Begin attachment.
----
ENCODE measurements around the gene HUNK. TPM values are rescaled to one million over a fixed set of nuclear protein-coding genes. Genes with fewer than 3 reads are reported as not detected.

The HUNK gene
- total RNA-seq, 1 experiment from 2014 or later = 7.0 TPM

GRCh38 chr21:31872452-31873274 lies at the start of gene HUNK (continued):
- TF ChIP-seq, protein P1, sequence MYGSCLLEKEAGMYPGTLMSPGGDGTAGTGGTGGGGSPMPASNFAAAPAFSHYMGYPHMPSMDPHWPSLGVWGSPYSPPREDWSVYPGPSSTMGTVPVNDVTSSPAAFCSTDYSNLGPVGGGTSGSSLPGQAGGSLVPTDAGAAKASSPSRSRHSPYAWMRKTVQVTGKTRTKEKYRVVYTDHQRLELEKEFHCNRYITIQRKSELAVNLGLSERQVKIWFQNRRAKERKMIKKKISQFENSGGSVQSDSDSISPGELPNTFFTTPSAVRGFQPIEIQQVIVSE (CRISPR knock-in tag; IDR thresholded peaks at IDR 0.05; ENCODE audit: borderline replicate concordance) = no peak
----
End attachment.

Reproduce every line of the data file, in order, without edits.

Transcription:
ENCODE measurements around the gene HUNK. TPM values are rescaled to one million over a fixed set of nuclear protein-coding genes. Genes with fewer than 3 reads are reported as not detected.

The HUNK gene
- total RNA-seq, 1 experiment from 2014 or later = 7.0 TPM

GRCh38 chr21:31872452-31873274 lies at the start of gene HUNK (continued):
- TF ChIP-seq, protein P1, sequence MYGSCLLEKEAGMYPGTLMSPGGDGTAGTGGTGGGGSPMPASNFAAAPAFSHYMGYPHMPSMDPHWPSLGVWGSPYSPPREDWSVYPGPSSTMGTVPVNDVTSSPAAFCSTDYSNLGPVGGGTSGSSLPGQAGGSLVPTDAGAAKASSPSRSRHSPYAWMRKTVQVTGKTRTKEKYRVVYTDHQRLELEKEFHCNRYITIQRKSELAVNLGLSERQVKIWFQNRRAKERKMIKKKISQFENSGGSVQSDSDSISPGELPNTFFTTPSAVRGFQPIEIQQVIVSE (CRISPR knock-in tag; IDR thresholded peaks at IDR 0.05; ENCODE audit: borderline replicate concordance) = no peak